Binge drinking: the quiet killer of college students

Vincent Johnson

Catherine Bath, the executive director of Security On Campus, Inc., spoke at a journalism class last Thursday about the dangers of binge drinking.

“Anyone who says there isn’t a party when there is no alcohol is an alcoholic,” said Catherine Bath, executive director of Security On Campus, Inc.

In particular, Bath talked about her 20-year-old son, who died from heavy alcohol consumption, known as binge drinking.

“What makes me tick is that in seven years since my son died, I think about why he made that choice,” Bath said. “Why are almost half of college students in the country making the choice to drink that way?”

Bath spoke emotionally and intently about the problem confronting many Villanova students.

Coincidentally, she gave the talk during Alcohol Awareness Week on campus and at the start of Homecoming, a weekend of traditionally heavy-drinking.

“It’s hard to stay sober if you are at a party,” said Greta Holmgren, a junior nursing major. “So some drink only to get buzzed, some to get drunk, but there are others who drink to black out. I think this is a major problem.”

Only having a drink or two is okay; the problem begins when an individual hits drink number four, Bath said.

Five or more drinks in a row for a male, and four or more for a female is considered binge drinking, according to the National Institutes of Health.

This style of heavy, binge drinking is what caused Bath’s son Raheem, a junior at Duke University, to die in 1999 from aspiration pneumonia.

“People don’t know the many ways that they can die from alcohol,” Bath said. “They say to themselves: it won’t happen to me. My son didn’t want to die, but there are a lot of accidents.”

Bath joined Security on Campus, a national group based in King of Prussia, after her son’s death seven years ago.

Sixty-one percent of college students drink, and 31 percent meet the criteria for alcohol abuse, according to a report from the National Institute on Alcohol Abuse and Alcoholism.

Ignorance about the dangers of drinking can lead to tragedy, according to Bath. This ignorance often begins with parents, who don’t know what takes place on their child’s campus. Some are completely unaware, while others are confident their children will act responsibly. The decisions that students make are often reflective of their childhood, according to Bath, who advocates teaching children about the dangers of drinking as early as age four.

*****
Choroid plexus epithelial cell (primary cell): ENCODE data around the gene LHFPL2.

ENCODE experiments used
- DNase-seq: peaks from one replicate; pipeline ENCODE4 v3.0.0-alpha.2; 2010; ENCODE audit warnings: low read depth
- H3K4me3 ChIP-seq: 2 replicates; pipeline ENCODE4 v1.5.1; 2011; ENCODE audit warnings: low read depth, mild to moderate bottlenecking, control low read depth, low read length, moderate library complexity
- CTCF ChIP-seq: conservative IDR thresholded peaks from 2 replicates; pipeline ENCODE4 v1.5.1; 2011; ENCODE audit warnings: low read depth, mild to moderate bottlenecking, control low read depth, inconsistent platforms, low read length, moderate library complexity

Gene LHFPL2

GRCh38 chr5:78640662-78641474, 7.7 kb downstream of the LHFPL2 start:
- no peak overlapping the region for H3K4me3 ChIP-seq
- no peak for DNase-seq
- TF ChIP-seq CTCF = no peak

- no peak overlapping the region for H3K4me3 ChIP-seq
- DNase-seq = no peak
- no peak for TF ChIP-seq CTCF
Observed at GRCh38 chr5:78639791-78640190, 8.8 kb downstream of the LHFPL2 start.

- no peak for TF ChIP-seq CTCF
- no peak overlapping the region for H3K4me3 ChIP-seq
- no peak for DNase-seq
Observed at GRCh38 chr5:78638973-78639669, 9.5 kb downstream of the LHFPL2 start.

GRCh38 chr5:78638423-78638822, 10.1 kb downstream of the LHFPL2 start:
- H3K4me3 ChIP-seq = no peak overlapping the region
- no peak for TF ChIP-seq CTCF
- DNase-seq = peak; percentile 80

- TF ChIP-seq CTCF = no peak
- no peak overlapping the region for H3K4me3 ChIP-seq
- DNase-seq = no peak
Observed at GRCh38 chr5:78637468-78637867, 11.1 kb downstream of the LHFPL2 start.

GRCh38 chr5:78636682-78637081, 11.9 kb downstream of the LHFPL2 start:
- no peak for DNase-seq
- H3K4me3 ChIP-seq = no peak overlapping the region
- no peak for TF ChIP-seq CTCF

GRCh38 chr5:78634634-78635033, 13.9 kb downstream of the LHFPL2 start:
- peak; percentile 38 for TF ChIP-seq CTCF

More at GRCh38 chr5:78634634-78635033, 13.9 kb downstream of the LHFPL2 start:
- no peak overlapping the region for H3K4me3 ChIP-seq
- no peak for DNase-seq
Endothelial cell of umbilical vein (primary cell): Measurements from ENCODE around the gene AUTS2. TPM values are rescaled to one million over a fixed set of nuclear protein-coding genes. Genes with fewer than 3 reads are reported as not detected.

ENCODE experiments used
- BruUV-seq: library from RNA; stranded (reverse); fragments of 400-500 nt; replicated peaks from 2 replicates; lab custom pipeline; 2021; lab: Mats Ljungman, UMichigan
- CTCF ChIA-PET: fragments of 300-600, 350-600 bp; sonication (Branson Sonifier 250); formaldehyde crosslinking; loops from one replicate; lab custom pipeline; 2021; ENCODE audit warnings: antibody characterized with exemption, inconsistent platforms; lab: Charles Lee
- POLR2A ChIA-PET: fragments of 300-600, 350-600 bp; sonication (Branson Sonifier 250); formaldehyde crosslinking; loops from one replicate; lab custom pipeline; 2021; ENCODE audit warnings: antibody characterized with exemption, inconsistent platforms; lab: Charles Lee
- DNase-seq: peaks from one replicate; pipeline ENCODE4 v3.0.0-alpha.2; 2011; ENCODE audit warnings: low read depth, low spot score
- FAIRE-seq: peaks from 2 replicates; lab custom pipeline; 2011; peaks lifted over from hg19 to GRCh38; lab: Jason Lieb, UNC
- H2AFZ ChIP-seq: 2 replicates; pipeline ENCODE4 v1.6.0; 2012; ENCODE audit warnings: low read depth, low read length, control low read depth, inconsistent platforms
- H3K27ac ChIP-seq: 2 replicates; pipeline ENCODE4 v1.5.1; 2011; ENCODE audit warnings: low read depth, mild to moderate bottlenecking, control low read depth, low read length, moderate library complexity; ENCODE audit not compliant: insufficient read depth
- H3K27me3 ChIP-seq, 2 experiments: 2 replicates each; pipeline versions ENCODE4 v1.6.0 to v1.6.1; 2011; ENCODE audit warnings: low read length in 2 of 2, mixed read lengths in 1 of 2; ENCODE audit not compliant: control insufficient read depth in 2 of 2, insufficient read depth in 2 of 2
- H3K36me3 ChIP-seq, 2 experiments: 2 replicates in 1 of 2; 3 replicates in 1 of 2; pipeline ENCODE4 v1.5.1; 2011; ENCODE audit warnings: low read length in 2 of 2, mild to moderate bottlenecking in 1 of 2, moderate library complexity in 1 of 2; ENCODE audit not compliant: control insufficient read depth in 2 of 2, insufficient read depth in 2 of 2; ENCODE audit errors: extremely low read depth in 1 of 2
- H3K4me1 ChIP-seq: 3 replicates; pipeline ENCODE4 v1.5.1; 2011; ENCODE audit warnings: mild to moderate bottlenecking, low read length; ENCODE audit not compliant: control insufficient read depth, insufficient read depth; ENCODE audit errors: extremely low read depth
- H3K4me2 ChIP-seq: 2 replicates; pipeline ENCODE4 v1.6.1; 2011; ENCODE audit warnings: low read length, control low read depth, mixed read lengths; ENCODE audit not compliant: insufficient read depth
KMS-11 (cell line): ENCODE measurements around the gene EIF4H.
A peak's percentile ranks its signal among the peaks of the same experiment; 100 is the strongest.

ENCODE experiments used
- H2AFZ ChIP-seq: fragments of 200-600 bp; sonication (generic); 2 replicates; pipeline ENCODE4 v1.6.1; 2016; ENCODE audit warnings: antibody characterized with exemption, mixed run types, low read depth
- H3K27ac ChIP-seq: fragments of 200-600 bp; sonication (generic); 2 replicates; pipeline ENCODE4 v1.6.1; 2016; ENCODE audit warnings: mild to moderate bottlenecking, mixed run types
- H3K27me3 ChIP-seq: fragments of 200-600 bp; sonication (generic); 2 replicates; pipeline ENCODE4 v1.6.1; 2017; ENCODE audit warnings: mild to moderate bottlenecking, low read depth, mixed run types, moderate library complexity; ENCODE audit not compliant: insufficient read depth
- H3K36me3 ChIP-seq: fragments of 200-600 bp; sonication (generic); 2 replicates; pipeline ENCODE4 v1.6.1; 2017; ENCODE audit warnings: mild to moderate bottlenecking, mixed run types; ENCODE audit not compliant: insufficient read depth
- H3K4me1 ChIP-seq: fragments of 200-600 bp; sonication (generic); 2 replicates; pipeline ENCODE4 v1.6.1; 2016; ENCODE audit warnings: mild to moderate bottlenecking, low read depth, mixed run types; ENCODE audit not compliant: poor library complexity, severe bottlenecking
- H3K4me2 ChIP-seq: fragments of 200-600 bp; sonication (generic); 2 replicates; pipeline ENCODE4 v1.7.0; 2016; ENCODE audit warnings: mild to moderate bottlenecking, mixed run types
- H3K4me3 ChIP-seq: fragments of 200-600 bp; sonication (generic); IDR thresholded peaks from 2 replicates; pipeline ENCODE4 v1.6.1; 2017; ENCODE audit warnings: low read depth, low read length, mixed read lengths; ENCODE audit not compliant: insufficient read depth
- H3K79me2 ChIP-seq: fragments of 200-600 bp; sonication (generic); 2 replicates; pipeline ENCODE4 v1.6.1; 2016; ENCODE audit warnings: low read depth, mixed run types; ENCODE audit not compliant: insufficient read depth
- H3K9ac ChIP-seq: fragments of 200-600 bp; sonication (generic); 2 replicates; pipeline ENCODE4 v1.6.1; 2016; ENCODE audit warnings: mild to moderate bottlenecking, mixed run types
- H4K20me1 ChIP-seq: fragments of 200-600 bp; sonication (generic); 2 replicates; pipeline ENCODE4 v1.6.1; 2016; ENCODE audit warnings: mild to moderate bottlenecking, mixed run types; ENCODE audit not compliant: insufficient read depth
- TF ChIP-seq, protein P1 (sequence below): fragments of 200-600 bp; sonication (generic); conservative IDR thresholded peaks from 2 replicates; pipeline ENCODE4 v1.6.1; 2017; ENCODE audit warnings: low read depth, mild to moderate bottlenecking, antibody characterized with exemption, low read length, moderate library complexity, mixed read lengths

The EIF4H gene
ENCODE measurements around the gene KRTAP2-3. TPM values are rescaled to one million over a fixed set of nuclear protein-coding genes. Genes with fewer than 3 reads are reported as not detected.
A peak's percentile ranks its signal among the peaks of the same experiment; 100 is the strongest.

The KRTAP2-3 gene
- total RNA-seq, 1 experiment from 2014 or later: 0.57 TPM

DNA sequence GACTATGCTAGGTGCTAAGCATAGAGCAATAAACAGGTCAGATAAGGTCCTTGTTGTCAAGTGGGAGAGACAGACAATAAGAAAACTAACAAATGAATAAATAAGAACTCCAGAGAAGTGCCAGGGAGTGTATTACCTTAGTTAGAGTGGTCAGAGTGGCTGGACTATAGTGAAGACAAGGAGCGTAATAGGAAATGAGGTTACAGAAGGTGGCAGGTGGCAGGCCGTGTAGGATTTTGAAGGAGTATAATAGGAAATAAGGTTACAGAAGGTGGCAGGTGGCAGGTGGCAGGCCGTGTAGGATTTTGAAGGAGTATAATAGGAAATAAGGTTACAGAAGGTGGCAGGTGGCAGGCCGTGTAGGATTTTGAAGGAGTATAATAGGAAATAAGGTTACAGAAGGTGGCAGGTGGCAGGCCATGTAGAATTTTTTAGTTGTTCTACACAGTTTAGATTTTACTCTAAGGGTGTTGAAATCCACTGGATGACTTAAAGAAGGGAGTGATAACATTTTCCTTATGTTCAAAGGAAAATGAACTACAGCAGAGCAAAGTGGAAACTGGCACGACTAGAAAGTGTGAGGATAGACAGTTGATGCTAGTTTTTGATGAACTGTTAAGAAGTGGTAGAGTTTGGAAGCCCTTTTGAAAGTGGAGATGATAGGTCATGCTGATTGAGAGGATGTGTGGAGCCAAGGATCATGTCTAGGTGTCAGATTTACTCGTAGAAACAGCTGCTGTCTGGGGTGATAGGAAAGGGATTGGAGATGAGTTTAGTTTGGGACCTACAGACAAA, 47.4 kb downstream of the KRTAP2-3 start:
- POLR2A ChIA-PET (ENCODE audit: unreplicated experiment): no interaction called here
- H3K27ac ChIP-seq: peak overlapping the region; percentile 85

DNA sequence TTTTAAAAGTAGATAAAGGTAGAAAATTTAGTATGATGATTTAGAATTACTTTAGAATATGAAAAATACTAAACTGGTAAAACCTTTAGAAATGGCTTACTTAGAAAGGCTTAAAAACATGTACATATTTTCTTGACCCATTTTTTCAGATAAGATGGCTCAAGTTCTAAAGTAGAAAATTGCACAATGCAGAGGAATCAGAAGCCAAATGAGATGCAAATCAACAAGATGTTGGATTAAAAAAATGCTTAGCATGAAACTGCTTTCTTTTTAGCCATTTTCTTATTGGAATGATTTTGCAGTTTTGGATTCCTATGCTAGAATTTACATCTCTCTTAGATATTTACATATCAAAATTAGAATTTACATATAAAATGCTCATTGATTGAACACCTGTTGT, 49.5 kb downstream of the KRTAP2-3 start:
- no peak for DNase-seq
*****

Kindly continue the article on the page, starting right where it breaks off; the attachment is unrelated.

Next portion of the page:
“Writing on a child’s heart is like writing on stone,” Bath said. “When you wait until 16 or 17, it is like writing on water. Once they get sucked into being brainwashed by society, it will be too late.”

People who wait until their 20s to begin drinking are less likely to become addicts, according to Bath.

But teenage drinking is a temptation that many find hard to resist.

“Drinking is such a social phenomenon,” Jon Wells, a junior sociology major, said. “It is such a big part of the culture, so it is easy for people to get involved.”

It takes an evolved person to rise above the temptations of drugs and alcohol, according to Bath. But Wells, a non-drinker, doesn’t view himself as being any better than anyone else.

“I am able to blend,” he said. “I don’t drink, but I still have a good time. I don’t think I’m stronger, I just have a different way of living.”

Some students feel that Villanova’s campus is relatively calm in terms of its drinking atmosphere.

“Villanova is laid back and chill,” Holmgren said. “You don’t hear about any big parties because of the strictness of the University. It is mostly beer pong and just hanging out. I personally like it, because I don’t consider big parties to be much fun.”

Villanova was the first university to use AlcoholEdu for students, and the University has also expressed interest in having an effective way to educate parents about drinking, according to Bath.

She mentioned the problem of parents supplying students with alcohol to drink in their apartments or residence hall rooms. Villanova RAs are instructed to monitor such activity.

In addition to RAs, Public Safety plays an important role in enforcing the alcohol policy. Officers patrol campus on foot, bike and car. They strictly monitor residence halls to ensure that underage students are not bringing in alcohol. While Villanova works hard to control drinking on campus, many students still binge.

When asked to discuss their habits, students were hesitant, often refusing to give interviews, and when they did, they avoided explicit conversation about their personal habits. Arthur Lucien, a junior economics major, suggested that heavy drinkers aren’t really having fun.

“When you drink hard or black out, you assume you’ve had fun,” Lucien said. “But how do you really know? It doesn’t add up that not remembering what you did is equated with having fun.”

However, some students do realize they will have to control themselves once they begin working.

“Drinking can help social situations in the working environment, but it can hinder someone’s job if they get completely wasted around co-workers,” said Andrea Appin, a sophomore communication major.

Experts say that people should find a healthy balance between work and play, but Bath suggests that people’s lives would be better if they left alcohol alone altogether.

“The world would be a better place if people weren’t using alcohol and drugs,” she said.